Moving to CA I thought that this wouldn't exist, but it is by far worse hence my comments prior in the thread. When I joined a team here in 2015 all but two riders had coaches. Racing was harder here because it was even more negative aside from the 4 or 5 phenoms that are now pros that would ride away in climby races. There was no bike racing in most cases- no dynamic. When I say negative I mean that if a rider were to attack the field, the entire front 10-15 riders would match the attack and counter it. Teammates would bring each other back or bridge over. No one knew how to set a tempo or let a break keep a leash and pull it back. There was definitely no such thing as a leadout. And racing is declining here faster than anywhere in the country according to Road Results registration and retention data. Of the riders I met here when I moved here in 2014, about 10 are still racing. Most people that were on my team in 2015 have quit racing and many had never known a life outside of racing and training and just quit altogether. Quite a few of these people, including myself, had completely forgotten about the qualitative side of racing and riding and couldn't come to terms with not having that extra few percent from training or not following a training routine.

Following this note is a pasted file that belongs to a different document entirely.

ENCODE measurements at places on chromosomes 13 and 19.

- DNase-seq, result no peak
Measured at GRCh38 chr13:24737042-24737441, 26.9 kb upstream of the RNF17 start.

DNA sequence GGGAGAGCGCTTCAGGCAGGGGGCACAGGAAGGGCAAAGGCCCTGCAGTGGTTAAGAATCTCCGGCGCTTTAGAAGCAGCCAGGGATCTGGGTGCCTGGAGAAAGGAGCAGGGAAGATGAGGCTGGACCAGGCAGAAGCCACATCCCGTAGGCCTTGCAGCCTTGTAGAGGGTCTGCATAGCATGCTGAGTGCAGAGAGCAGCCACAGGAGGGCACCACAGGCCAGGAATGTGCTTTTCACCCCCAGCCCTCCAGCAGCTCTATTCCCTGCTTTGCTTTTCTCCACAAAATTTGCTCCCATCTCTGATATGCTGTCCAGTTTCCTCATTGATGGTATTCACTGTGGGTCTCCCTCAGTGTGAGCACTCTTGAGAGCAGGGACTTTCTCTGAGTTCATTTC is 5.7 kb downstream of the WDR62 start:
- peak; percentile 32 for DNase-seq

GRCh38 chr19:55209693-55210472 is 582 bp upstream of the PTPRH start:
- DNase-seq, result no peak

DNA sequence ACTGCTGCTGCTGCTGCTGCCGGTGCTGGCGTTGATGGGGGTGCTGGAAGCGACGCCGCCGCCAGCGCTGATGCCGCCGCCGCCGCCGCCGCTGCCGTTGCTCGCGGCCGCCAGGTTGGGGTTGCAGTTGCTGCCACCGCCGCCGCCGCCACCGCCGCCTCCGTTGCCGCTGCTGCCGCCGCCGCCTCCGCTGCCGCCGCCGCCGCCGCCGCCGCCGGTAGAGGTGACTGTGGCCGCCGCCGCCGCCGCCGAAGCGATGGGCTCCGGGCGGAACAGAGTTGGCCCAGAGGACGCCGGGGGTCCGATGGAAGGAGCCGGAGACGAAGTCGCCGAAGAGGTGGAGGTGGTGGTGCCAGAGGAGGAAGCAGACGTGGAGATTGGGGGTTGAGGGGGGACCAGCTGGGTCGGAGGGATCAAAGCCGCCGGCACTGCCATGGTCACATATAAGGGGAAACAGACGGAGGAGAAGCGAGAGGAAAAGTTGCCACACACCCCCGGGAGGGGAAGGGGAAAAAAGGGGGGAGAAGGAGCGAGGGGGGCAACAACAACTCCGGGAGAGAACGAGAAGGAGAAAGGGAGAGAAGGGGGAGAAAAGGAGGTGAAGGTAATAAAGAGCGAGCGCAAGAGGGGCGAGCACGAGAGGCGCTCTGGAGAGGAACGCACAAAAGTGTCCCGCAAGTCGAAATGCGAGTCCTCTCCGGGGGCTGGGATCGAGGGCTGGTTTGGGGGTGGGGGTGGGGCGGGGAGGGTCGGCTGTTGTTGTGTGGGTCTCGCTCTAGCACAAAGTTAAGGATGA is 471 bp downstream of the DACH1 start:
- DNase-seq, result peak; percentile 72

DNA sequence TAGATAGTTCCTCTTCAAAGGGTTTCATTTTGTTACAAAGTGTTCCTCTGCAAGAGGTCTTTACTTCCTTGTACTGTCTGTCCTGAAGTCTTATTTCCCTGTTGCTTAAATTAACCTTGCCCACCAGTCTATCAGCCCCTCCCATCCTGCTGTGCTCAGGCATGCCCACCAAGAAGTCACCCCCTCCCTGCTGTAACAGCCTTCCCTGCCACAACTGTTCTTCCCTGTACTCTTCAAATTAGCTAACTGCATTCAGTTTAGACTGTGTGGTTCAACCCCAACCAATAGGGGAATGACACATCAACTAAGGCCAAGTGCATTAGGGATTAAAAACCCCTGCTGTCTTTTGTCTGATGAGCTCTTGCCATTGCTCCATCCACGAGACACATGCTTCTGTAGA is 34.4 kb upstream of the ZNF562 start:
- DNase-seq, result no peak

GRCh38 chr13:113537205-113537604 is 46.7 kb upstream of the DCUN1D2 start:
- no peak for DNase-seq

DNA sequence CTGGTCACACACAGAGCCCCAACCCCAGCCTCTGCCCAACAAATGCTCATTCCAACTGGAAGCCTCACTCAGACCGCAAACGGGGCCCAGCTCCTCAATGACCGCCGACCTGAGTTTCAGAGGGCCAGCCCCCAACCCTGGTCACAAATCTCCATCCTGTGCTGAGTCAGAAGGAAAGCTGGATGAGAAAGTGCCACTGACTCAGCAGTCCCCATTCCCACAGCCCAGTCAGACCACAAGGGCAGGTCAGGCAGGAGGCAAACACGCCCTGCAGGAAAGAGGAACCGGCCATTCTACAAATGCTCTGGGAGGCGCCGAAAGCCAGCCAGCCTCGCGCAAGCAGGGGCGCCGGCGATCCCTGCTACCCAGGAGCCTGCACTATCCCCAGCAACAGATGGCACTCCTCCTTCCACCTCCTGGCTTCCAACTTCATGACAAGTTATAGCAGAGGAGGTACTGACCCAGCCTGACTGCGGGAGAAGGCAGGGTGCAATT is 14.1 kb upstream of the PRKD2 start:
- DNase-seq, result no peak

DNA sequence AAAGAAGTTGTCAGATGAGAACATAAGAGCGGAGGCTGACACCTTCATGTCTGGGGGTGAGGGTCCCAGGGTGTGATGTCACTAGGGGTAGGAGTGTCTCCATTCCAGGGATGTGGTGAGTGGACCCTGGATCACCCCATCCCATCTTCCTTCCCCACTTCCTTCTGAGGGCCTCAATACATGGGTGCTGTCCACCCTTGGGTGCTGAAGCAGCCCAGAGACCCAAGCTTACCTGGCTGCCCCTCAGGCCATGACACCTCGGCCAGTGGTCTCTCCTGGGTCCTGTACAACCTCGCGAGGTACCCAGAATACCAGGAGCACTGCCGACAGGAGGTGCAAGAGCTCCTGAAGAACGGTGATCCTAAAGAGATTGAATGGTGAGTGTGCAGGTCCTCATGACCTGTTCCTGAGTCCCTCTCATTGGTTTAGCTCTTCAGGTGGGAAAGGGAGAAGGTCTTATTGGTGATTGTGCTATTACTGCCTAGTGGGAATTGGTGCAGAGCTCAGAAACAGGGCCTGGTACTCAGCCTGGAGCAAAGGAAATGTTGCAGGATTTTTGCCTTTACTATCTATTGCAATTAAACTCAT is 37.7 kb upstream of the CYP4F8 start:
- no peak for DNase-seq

So, it can go many ways depending on personality but having been in quite a few sports that can easily be quantified I see the most burnout when the most analytic precision can be applied.